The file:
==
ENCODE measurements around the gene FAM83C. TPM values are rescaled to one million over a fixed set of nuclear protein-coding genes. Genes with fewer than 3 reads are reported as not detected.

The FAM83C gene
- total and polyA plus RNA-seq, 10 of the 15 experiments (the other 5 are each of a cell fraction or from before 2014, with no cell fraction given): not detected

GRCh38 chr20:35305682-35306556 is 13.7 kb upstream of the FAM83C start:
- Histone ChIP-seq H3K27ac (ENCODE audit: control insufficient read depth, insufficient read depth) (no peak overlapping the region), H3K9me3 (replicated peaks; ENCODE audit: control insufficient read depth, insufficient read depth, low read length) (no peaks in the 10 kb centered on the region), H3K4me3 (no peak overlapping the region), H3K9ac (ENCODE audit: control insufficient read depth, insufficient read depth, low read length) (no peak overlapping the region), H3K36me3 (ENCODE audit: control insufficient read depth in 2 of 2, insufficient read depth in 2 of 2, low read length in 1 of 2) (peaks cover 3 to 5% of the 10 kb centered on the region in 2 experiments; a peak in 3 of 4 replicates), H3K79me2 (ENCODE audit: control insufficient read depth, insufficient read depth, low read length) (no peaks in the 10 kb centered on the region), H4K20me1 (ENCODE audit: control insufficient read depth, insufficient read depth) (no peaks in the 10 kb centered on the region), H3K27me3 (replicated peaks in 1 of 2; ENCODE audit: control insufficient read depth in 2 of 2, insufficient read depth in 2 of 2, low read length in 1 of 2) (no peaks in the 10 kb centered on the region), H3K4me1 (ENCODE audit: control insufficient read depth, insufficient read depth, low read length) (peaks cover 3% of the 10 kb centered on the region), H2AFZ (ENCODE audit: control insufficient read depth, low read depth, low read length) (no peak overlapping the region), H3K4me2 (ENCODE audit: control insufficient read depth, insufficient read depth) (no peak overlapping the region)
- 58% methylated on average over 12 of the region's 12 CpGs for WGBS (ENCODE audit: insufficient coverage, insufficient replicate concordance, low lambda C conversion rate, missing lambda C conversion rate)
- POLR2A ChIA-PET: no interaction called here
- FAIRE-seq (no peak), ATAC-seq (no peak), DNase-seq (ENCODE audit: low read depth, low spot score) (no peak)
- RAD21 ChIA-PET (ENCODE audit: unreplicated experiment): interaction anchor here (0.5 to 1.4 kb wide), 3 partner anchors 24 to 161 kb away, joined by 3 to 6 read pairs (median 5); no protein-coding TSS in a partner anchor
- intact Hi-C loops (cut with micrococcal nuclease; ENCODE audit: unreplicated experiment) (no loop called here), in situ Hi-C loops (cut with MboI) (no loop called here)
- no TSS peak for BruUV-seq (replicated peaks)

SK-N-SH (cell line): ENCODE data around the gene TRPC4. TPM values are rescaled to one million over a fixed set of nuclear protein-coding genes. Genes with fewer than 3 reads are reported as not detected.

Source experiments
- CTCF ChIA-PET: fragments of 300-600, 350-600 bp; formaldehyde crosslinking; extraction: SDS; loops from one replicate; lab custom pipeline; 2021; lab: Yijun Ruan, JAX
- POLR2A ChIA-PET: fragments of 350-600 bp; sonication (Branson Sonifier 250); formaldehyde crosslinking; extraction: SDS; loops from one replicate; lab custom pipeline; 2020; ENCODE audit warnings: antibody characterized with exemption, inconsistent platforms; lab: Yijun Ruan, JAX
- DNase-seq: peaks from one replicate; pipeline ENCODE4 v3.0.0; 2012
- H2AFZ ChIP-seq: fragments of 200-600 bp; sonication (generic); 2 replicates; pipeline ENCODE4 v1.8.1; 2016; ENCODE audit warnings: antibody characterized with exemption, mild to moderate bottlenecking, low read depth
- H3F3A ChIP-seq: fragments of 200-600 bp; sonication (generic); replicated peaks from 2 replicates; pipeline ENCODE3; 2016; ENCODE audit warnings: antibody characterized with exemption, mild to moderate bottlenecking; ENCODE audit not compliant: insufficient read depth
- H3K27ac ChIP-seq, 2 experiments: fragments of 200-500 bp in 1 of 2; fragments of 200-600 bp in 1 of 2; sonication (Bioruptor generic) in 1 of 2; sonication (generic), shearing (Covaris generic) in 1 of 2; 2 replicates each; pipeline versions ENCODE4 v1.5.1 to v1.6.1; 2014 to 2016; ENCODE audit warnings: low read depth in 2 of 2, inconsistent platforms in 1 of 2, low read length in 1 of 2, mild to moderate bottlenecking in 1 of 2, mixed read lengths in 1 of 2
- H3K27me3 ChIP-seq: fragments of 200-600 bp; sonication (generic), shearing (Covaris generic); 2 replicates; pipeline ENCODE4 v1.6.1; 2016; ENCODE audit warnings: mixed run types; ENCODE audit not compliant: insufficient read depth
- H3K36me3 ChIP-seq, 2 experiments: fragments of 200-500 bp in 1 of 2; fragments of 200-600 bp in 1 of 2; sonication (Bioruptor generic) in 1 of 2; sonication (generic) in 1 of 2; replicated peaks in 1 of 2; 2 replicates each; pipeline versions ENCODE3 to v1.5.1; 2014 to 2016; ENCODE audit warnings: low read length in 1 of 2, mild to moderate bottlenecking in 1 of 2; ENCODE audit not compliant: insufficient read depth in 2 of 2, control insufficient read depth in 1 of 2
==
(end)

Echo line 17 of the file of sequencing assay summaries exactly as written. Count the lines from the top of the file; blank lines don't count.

- H2AFZ ChIP-seq: fragments of 200-600 bp; sonication (generic); 2 replicates; pipeline ENCODE4 v1.8.1; 2016; ENCODE audit warnings: antibody characterized with exemption, mild to moderate bottlenecking, low read depth